8 IoT security trends to look out for in 2018
Are you ready for a surge in hybridized malware? What about IoT botnets mining cryptocurrency? Those are just two of the possibilities that could be lurking on the horizon in the coming year, according to interviews with several IoT security experts. In this article, we dig into these subjects, but also consider what 2018 could have in store, given the rapid growth of related technologies such as artificial intelligence, quantum computing and security and networking automation tools.
1. IoT ransomware and “synthetic malware” grows more common
Ransomware continued to gain ground in 2017. While the majority of traditional ransomware uses encryption to lock users out of computing platforms, next year, hackers will likely begin launching a wider variety of ransomware attacks, says Song Li, co-founder and CTO of NewSky Security. “IoT-based ransomware attacks could focus on stealing data or disabling the functionality of a target device,” Li said. IP cameras can capture sensitive footage from a range of locations, ranging from a factory floor to the inside of a house. “Hackers could say: ‘Unless you give me some Bitcoin, I’ll distribute this footage.’” Another possibility is hackers use IoT devices like webcams to funnel traffic to a malware-infected web address. “That address, in turn, can extract data from the accessing endpoint and demand ransoms for the return of that encrypted data,” said Ofer Amitai, CEO and co-founder of Portnox.
Alternately, a hacker could threaten to disable the functionality of, say, a smart lock or thermostat unless payment is received. Of course, there is no way to ensure hackers abide by their own terms. “We saw this with PCs where hackers would use a ransomware attack to lock someone out of their PC and come back and say: ‘I need more cryptocurrency.’”
In the coming year, we could see a continued hybridization of malware strains, where DDoS, ransomware and other attack types merge. “This gives rise to what I am going to call ‘synthetic malware,’” said Peter Tran, general manager and senior director of RSA’s Advanced Cyber Defense division. “Thanks to the skyrocketing numbers of IoT devices, the various permutations of attacks will be unpredictable.”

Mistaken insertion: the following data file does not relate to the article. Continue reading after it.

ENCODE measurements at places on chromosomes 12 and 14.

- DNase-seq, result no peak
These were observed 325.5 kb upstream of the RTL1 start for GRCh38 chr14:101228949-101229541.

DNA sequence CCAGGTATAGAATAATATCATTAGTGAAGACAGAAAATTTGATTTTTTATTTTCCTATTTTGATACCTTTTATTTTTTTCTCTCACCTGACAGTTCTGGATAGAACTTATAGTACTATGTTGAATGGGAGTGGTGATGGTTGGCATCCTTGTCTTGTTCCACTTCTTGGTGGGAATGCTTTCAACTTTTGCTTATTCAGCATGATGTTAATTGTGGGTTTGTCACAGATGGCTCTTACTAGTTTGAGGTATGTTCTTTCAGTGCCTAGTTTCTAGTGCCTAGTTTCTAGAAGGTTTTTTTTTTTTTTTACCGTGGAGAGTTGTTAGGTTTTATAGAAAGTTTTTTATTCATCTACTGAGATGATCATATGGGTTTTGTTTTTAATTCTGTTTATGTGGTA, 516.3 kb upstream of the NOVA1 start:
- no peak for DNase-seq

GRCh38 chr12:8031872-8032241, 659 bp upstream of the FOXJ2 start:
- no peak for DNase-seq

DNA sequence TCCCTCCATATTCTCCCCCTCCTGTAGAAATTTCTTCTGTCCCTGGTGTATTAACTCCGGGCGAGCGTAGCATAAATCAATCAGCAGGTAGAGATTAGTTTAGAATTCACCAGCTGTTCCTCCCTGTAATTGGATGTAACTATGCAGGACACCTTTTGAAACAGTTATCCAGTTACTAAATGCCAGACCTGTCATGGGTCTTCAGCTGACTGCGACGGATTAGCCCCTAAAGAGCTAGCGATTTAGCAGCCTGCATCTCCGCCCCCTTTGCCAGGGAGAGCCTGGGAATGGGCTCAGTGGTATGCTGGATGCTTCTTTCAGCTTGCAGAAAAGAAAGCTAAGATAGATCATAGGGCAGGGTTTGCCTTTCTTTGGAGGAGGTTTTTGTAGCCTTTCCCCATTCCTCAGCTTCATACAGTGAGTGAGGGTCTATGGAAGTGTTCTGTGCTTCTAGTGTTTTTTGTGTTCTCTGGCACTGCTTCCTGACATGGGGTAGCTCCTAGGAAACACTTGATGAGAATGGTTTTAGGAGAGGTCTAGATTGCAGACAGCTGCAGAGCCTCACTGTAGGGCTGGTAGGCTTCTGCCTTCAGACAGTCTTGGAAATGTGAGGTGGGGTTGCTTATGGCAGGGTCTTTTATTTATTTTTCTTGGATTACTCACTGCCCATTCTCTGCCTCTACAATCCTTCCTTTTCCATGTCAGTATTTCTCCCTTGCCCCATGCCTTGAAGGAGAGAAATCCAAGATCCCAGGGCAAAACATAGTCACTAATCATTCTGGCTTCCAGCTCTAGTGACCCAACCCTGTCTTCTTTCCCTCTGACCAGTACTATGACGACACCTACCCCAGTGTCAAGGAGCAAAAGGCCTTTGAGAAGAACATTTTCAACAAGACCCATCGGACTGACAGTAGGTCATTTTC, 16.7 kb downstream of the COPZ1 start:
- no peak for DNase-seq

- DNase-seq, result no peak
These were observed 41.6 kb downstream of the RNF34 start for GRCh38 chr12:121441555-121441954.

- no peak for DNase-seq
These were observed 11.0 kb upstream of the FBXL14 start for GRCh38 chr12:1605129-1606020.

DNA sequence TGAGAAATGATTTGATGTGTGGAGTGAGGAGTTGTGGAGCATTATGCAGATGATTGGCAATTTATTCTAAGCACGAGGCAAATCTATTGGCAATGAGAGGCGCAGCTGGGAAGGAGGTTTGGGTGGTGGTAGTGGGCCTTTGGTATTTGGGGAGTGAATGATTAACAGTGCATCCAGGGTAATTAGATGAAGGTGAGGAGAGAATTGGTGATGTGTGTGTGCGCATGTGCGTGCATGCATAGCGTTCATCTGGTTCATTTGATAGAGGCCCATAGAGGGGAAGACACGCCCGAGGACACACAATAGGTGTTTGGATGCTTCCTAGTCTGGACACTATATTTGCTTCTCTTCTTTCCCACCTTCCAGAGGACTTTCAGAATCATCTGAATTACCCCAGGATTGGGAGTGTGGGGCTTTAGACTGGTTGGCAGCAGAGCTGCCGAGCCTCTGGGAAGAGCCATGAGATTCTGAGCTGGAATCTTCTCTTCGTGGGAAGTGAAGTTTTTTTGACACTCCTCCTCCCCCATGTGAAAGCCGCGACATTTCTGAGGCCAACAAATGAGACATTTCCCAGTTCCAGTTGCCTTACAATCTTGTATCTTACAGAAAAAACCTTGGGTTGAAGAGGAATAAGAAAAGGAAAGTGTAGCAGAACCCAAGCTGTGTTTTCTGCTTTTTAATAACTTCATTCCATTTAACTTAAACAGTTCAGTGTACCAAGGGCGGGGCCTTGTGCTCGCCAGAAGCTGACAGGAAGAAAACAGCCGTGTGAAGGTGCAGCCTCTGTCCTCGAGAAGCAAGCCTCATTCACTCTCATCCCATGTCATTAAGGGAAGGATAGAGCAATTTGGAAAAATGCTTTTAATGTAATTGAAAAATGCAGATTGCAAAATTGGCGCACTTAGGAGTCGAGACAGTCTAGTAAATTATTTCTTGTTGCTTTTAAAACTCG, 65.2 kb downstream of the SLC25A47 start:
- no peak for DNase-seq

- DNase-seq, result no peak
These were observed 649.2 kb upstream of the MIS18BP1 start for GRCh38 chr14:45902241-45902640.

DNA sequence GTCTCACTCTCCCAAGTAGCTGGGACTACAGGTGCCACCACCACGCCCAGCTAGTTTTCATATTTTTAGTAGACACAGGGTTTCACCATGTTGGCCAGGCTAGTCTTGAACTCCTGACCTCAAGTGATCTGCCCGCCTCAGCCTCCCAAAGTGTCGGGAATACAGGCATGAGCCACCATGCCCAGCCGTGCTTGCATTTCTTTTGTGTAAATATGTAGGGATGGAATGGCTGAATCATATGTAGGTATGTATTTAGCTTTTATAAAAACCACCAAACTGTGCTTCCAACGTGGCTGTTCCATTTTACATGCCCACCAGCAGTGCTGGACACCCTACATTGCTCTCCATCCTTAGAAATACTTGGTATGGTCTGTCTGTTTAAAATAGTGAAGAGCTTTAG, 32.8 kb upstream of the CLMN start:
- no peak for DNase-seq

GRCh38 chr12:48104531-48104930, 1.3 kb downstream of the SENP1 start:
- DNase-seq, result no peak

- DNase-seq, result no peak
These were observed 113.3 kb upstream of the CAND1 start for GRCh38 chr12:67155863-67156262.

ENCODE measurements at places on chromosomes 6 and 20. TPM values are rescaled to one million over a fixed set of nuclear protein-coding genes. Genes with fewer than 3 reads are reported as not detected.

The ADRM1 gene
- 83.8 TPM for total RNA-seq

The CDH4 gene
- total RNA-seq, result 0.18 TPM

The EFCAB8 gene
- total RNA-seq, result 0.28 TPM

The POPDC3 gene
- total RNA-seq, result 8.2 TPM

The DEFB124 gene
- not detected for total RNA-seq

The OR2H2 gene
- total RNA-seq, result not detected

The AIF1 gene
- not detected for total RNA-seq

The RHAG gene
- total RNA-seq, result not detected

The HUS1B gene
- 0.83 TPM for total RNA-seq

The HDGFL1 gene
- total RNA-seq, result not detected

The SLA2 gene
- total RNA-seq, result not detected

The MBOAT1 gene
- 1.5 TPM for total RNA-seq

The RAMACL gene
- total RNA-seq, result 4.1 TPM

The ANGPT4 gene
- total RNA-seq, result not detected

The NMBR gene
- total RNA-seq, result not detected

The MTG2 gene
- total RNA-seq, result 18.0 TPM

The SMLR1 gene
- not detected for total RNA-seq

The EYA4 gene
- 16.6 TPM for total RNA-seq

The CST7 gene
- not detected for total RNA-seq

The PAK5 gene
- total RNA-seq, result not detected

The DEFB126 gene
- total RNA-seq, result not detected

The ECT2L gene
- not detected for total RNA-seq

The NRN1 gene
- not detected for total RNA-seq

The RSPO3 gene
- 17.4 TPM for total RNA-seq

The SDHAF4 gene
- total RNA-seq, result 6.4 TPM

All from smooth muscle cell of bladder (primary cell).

2. IoT botnets take aim at cryptocurrency
Given the recent uptick in cryptocurrency valuations and heated competition in cryptocurrency mining, it is only natural hackers will work to cash in from the boom. “Many believe the blockchain is unhackable, but we already see an increase in the attacks against blockchain-based applications,” Amitai said. The central vulnerability here is not the blockchain itself, but rather the applications that run on it. “Social engineering will be used more often to extract passwords and private keys to hack these applications,” Amitai predicted.
There has already been a spike in IoT-botnet based mining in the case of the open-source cryptocurrency Monero, said Ankit Anubhav, principal security researcher at NewSky Security Inc. And hackers have repurposed video cameras for Bitcoin mining.
“Like traditional currency value and volatility structures, the risk is to flood the open market through IoT botnet miners, breaches in blockchain and general data integrity disruption, manipulation and outright smash-and-grab robbery of large pools of cryptocurrencies,” Tran said.